Dynamic Rewarming Drill

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Dynamic Rewarming Drill

A few years ago, the Journal of Mountain Hunting partnered with John Barklow, Big Game Gear Manager for Sitka Gear, to publish a video about running through a rewarming drill that would give them some insight on Sitka products as well as some excellent tips that could keep hunters alive and functional in the cold.

As hunters, we spend a lot of time thinking about gear. Naturally, we want to be as prepared as our budgets allow in order to be successful. Between researching fabrics, weights, materials, new products and reviews, many of us tend to match our time in the field with our time on the Google machine. Reading about gear online is valuable, but how much time do we spend actually testing our system before we get to a place where it’s actually going to matter? There are many sketchy scenarios that can be prevented or alleviated with solid preparation, but one of the most common – and most important – is being COLD.

The guinea pigs for the test were JOMH editor, Adam Janke, and photographer, Steven Drake. Both would dunk in a freezing river on a clear day in the snow. Janke was outfitted with synthetic base and mid-layers, while Drake wore merino wool.

We thought that our “survive” issue would be the perfect opportunity to look at the main takeaways from Barklow’s drill and share them with our readers. We’ll go through it step by step, but the video is also available at Sitka Gear and also at Journal of Mountain Hunting with a search for “Dynamic Rewarming Drill”.

Shortly after a quick full-body dump in the river, Drake and Janke emerge shivering and not quite as jovial as they were during the pre-dunk discussion. Before watching this video, I assumed they would be instructed to start a fire. Fire equals heat and heat equals dryness. However, Barklow takes a moment to explain why that may not be the right idea.

The JOMH crew after they took the plunge for the rewarming drill.

Building a fire takes time, and getting one to the point where it gives off enough heat takes much more time. Surviving a freezing, wet dunk in cold conditions is all about maximizing heat generation in the quickest way possible. Here are the steps that follow, given that revelation.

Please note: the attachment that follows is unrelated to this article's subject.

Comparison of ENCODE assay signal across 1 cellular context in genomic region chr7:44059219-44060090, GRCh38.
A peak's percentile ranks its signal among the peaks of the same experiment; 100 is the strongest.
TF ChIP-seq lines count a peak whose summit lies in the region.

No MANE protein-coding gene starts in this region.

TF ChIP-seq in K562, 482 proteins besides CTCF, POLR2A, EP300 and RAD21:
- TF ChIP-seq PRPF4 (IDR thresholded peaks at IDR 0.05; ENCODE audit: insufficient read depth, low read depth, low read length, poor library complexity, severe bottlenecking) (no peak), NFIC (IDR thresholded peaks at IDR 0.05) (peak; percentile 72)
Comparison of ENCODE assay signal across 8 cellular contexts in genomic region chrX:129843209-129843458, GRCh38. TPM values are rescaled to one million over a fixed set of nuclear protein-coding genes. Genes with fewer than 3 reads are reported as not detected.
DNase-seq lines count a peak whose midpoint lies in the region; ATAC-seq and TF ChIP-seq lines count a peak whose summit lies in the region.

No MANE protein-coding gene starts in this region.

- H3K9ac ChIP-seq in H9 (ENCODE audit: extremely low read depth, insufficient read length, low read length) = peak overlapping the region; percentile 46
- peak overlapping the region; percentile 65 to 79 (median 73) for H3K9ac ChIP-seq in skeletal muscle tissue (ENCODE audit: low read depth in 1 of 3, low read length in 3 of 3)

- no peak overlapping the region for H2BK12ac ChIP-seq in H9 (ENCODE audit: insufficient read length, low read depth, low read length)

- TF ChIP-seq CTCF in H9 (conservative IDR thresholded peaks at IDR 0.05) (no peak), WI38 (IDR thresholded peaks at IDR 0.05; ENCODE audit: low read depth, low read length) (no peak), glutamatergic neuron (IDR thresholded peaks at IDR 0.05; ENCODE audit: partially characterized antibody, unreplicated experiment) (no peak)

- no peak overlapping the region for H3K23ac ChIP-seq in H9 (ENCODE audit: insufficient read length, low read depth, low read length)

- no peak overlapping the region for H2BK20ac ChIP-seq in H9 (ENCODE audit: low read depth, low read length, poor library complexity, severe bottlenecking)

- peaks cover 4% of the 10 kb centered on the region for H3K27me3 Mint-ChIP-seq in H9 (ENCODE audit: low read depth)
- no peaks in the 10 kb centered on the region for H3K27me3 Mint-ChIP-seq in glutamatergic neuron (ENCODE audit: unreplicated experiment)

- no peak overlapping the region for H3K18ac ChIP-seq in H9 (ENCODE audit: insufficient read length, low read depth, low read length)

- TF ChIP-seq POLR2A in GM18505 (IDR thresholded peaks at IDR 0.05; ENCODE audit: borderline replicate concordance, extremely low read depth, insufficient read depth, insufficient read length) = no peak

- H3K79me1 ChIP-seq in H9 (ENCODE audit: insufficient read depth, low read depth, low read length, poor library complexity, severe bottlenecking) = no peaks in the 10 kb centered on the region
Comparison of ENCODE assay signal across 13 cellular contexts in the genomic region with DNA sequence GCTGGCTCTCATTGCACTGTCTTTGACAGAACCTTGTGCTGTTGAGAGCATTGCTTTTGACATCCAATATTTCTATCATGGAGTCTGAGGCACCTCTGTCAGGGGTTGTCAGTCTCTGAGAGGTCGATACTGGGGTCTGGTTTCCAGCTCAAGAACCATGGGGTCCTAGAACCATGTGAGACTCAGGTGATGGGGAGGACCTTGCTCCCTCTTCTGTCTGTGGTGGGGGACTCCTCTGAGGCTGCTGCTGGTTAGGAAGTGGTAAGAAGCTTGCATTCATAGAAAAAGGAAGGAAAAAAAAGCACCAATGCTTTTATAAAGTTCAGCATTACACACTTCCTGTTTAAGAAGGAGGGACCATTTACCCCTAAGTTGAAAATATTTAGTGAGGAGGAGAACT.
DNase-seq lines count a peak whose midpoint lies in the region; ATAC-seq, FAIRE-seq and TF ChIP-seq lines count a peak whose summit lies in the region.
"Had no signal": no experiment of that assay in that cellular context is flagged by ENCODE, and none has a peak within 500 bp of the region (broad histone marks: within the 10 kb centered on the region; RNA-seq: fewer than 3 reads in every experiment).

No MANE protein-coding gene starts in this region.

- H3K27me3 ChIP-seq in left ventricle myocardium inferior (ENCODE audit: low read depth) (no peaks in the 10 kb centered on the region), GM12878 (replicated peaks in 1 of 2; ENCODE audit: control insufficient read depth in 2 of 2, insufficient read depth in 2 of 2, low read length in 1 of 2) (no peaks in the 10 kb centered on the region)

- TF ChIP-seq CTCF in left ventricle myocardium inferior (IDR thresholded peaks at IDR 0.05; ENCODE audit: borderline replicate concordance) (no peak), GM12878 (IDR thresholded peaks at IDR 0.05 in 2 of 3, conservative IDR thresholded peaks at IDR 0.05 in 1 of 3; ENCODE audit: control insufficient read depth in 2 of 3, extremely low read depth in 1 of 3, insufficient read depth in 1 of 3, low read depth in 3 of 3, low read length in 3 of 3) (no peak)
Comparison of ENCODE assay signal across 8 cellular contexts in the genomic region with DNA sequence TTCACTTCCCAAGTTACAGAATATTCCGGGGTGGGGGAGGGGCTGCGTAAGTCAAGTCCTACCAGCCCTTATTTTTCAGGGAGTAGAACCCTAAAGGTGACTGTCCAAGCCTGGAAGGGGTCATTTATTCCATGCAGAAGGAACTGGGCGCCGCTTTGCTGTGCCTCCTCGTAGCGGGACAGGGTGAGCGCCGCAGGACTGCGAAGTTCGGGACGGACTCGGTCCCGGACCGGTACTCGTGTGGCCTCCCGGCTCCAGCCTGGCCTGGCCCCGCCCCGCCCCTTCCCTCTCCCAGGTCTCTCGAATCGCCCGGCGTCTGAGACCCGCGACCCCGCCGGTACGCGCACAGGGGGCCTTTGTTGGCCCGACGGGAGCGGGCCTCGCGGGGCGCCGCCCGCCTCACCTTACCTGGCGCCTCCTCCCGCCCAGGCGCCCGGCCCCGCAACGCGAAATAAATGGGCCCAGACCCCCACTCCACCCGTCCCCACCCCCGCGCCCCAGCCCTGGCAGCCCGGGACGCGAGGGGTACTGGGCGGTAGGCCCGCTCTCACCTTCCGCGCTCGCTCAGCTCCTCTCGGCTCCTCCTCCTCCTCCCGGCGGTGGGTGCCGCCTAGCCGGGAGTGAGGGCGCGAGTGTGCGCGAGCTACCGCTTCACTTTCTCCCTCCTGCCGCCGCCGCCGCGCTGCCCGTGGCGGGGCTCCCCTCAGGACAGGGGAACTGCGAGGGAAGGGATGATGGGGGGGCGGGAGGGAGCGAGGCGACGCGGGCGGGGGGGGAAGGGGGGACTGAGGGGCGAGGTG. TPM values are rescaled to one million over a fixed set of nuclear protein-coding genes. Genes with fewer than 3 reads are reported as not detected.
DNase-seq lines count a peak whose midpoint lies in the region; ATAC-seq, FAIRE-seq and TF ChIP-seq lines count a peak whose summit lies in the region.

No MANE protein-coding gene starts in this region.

Put on an Insulated Jacket

A puffy is ideal, but something that traps heat is necessary. This will allow you to keep the heat that you generate and use it to dry. Moisture will naturally be drawn away from warm air and toward the cold air on the outside.

Get Moving

Much quicker than building a decent fire, the best way to get warm is to simply move. In the video, Drake takes off like a madman through the timber after being instructed by Barklow to “hike angry”and“let your anger warm you from within.” Solid advice.

Eat Some Food

Carbs are the best fuel to get your metabolism jump-started and get into high gear when it comes to heat generation. In the video, Drake and Janke down several Honey Stinger waffles for this purpose. A good planning point is to think of calories and nutritional density when packing for freezing conditions.

The JOMH crew eating to help rewarm after the drill.

John Barklow (center) explains how to get dry in a hurry as Adam (right) and Steven (left) fuel up on carbs to jump-start their metabolism.

Keep Moving and Regulate

During the rewarming drill, Barklow’s advice is to build up as much heat as possible but avoid sweating. Sweat is moisture and will slow both the warming and drying processes. After 20 minutes, the combination of Janke’s body type, metabolism and the synthetic fabrics have him in a warmer and dryer state than Drake’s slender build and merino base. Janke removes his puffy jacket in order to regulate sweating, while Drake opts to keep his on. Barklow makes it clear that the most important step of the system building process is to TEST your system.

Testing Your Clothing System

Although dunking yourself in a freezing river is a great way to truly test your gear, Barklow offers an alternative for the less extreme types. His test is simple and can provide insight into how your body and your gear react together in this kind of situation. He suggests that a hunter should soak all of their base layer gear in a five-gallon bucket, drive to a trailhead, put it all on, and start at step one; get moving. The concept is the same and is a safer (and less freezing) way to get an idea of where you stand.

Think About Real Scenarios

Again, most hunters fall into the trap of being excited about new gear and the latest, greatest innovations, but a better way to spend time in preparation is testing. Whether it’s breaking in a pair of boots well before a hunt, taking extra time to dial in your weapons, or restructuring your pack or camp setup, real-life testing can pay huge dividends in both comfort and confidence when it’s time to go chase the big’ uns.


We would like to thank Adam Janke, Steven Drake, and John Barklow as well as the Journal of Mountain Hunting and Sitka Gear for offering their resources and knowledge not only to provide us with this valuable information but also to put themselves through the rewarming drill.


Levi Sopeland

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